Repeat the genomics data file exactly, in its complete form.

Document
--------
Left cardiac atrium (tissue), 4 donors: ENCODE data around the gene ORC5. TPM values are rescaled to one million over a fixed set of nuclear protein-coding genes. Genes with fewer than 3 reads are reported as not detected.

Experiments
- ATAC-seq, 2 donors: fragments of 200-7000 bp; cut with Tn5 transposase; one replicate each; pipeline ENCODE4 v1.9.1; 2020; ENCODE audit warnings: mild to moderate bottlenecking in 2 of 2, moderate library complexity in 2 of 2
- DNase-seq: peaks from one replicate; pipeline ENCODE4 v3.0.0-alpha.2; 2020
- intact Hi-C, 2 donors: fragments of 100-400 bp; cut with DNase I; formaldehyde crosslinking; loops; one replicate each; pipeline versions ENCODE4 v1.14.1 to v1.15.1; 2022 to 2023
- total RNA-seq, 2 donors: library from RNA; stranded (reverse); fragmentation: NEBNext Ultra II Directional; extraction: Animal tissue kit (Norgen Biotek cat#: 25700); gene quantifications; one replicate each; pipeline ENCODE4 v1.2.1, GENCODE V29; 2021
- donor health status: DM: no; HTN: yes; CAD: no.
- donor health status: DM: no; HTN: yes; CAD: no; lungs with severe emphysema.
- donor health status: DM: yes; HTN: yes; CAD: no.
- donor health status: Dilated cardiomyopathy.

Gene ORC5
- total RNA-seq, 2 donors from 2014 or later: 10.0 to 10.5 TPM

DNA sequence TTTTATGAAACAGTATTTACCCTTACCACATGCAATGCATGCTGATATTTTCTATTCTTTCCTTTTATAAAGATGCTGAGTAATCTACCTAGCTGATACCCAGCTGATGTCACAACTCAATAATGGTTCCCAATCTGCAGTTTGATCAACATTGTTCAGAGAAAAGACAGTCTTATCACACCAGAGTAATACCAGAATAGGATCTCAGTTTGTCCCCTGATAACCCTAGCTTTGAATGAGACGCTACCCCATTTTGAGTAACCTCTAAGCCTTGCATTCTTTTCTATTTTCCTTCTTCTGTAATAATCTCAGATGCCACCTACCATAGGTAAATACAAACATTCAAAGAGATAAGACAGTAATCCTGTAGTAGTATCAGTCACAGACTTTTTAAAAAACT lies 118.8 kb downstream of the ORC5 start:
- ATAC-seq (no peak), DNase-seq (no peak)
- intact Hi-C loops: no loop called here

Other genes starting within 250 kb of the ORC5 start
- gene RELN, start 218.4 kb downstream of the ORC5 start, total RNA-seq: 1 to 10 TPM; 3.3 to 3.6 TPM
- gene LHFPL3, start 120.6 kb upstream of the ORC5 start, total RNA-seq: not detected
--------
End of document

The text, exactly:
Left cardiac atrium (tissue), 4 donors: ENCODE data around the gene ORC5. TPM values are rescaled to one million over a fixed set of nuclear protein-coding genes. Genes with fewer than 3 reads are reported as not detected.

Experiments
- ATAC-seq, 2 donors: fragments of 200-7000 bp; cut with Tn5 transposase; one replicate each; pipeline ENCODE4 v1.9.1; 2020; ENCODE audit warnings: mild to moderate bottlenecking in 2 of 2, moderate library complexity in 2 of 2
- DNase-seq: peaks from one replicate; pipeline ENCODE4 v3.0.0-alpha.2; 2020
- intact Hi-C, 2 donors: fragments of 100-400 bp; cut with DNase I; formaldehyde crosslinking; loops; one replicate each; pipeline versions ENCODE4 v1.14.1 to v1.15.1; 2022 to 2023
- total RNA-seq, 2 donors: library from RNA; stranded (reverse); fragmentation: NEBNext Ultra II Directional; extraction: Animal tissue kit (Norgen Biotek cat#: 25700); gene quantifications; one replicate each; pipeline ENCODE4 v1.2.1, GENCODE V29; 2021
- donor health status: DM: no; HTN: yes; CAD: no.
- donor health status: DM: no; HTN: yes; CAD: no; lungs with severe emphysema.
- donor health status: DM: yes; HTN: yes; CAD: no.
- donor health status: Dilated cardiomyopathy.

Gene ORC5
- total RNA-seq, 2 donors from 2014 or later: 10.0 to 10.5 TPM

DNA sequence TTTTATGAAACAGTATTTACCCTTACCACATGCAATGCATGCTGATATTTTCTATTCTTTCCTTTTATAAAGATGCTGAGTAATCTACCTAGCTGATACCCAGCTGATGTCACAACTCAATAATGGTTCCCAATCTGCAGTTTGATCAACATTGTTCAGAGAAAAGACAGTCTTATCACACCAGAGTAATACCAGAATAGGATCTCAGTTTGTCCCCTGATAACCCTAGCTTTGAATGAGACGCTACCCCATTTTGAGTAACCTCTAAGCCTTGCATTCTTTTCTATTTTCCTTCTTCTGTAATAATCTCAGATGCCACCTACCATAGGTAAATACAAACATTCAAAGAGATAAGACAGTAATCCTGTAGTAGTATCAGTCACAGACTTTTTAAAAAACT lies 118.8 kb downstream of the ORC5 start:
- ATAC-seq (no peak), DNase-seq (no peak)
- intact Hi-C loops: no loop called here

Other genes starting within 250 kb of the ORC5 start
- gene RELN, start 218.4 kb downstream of the ORC5 start, total RNA-seq: 1 to 10 TPM; 3.3 to 3.6 TPM
- gene LHFPL3, start 120.6 kb upstream of the ORC5 start, total RNA-seq: not detected